Yesterday I sent to my colleagues an article by Beckie Supiano (and wonderfully illustrated by Ron Coddington) entitled, “Why is Zoom So Exhausting?” It seemed an appropriate read, especially after being on Zoom for much of this week. Videoconferencing is one way we are replicating what would have been residential. Residential is beginning to sound so “yesterday”—and at the same time so alluring! Oh to be back, rubbing shoulders with people, getting in the faces of colleagues, high-fiving students, embracing friends, and sharing that occasional hug. I look forward to the day digital will be something “archaic.”
What is exhausting about Zoom? Some would say the stimulation of staring into numerous faces at close range and on onscreen. The feeling of hollow impersonation. One student demonstrated in our class how he can manipulate the site so that he appears to be there, but he really isn’t. (At the same time, others are there, but they aren’t). As much as you want this to be personal, you do walk away feeling like you have talked into space. I’ve just made a passionate comment, followed by silence. Screens freeze. Were people moved at all? This can be wearing.
Maybe it is body language. There is this flatness. Is it safe to unmute and talk? It can feel a bit like the paralytic trying to get into the pool, but then someone gets there first. Will it be thirty-eight years? How am I coming across on screen? One of the exhausting features is constantly seeing yourself (though I am told you can remove this feature). Monitoring your own nonverbal communication is unnerving. Do I look interested? Interesting? Do I look as old as Clint Eastwood looks onscreen in The Mule?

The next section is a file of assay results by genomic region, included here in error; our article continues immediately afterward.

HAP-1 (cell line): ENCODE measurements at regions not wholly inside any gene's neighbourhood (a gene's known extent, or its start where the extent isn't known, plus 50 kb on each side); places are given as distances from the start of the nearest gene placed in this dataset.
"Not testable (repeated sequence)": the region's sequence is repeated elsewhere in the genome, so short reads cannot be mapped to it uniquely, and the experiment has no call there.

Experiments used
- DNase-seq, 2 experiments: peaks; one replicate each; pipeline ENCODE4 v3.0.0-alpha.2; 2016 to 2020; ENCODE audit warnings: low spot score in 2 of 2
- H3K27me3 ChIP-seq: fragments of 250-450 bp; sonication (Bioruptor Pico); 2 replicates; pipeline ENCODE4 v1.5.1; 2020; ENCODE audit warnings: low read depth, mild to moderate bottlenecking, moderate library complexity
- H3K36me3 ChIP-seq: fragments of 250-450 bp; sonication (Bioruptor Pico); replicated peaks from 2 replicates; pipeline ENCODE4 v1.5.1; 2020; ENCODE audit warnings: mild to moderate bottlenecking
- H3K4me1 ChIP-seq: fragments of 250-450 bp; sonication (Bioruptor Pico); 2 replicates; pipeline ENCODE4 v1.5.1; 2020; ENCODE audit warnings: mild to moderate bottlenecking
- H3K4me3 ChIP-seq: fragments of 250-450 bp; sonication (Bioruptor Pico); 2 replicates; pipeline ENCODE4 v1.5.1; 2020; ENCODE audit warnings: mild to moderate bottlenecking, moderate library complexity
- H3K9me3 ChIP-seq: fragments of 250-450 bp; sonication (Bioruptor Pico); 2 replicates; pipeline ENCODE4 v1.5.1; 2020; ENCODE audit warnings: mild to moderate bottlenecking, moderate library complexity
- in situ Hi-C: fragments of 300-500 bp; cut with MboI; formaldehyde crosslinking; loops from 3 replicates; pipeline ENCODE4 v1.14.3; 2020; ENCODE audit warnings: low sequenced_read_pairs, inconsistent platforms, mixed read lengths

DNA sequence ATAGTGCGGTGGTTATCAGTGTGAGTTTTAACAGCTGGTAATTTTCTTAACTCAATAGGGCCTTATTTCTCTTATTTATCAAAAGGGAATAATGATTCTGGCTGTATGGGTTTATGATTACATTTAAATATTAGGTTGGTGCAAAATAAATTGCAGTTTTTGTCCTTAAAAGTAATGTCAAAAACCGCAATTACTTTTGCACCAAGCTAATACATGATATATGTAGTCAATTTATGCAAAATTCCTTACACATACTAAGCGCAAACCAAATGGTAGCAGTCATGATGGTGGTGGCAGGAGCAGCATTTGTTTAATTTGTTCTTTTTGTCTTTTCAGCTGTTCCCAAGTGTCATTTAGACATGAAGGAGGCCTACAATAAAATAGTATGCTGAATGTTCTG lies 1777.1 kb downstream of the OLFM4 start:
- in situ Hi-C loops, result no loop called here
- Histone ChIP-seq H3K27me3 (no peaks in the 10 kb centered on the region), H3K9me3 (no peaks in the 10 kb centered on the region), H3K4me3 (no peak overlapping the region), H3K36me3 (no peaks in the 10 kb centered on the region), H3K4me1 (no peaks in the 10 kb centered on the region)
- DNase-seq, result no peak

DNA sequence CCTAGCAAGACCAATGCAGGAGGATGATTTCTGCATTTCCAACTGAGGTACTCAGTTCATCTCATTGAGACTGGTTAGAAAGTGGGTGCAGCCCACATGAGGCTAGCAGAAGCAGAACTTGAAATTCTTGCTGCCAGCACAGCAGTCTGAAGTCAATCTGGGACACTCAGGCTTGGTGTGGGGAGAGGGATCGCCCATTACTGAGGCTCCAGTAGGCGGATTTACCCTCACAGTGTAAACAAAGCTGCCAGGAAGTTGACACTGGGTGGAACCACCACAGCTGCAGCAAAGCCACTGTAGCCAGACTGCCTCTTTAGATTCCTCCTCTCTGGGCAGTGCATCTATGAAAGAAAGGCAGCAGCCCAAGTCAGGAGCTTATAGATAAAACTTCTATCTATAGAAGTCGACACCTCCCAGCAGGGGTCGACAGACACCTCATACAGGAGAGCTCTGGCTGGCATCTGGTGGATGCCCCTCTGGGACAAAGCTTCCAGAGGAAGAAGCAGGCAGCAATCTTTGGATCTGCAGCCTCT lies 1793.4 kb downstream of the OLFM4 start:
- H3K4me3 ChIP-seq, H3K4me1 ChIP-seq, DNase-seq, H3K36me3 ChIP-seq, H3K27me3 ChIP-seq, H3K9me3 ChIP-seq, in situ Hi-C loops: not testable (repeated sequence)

Maybe it is part of the fatigue we are all feeling. There is this longing to be with flesh and blood. Yes, I am so grateful I can work from my computer up at the cabin. I enjoy the early morning paddle on the river. It is so great to be out here in the wilderness. But there is this dullness. I am beginning to go through a kind of withdrawal. I am getting weary of excarnational living—this defleshing of life, thanks to the pandemic. This order to not get close to others. I am longing for incarnational relationships (something Michael Frost develops in his good book, Incarnate).
For most of us, I am guessing it is beginning to feel like a long backpack trip, in which the freeze-dried dehydrated pork chops have long since lost their appeal. We are ready to replace paper thin with thick and juicy. Engage with the real, with all of its nutrients. People face to face. Conversations over meals. Concrete supplanting abstract. There’s a reason God came to this world and took on flesh. Imagine if he chose to be virtual. Rather, Jesus came, and there was no social distancing between him and others. And when he returned to heaven, he returned as both God and man. He is Spirit and flesh forever. And then he commanded the church to be his tangible hands and feet, the body of Christ in a world that needs the touch of God.
There’s also a reason that one day we will receive resurrected bodies. Living as spirits won’t be enough. There will be nothing virtual about heaven. No ethereal illusion of intimacy—no image, representation, and simulation. Rather, banquet meals and resurrected flesh to resurrected flesh fellowship. There will be no need for Zoom, no masks, no gloves, no curbside–no weariness-just as there will be no pandemics—ever!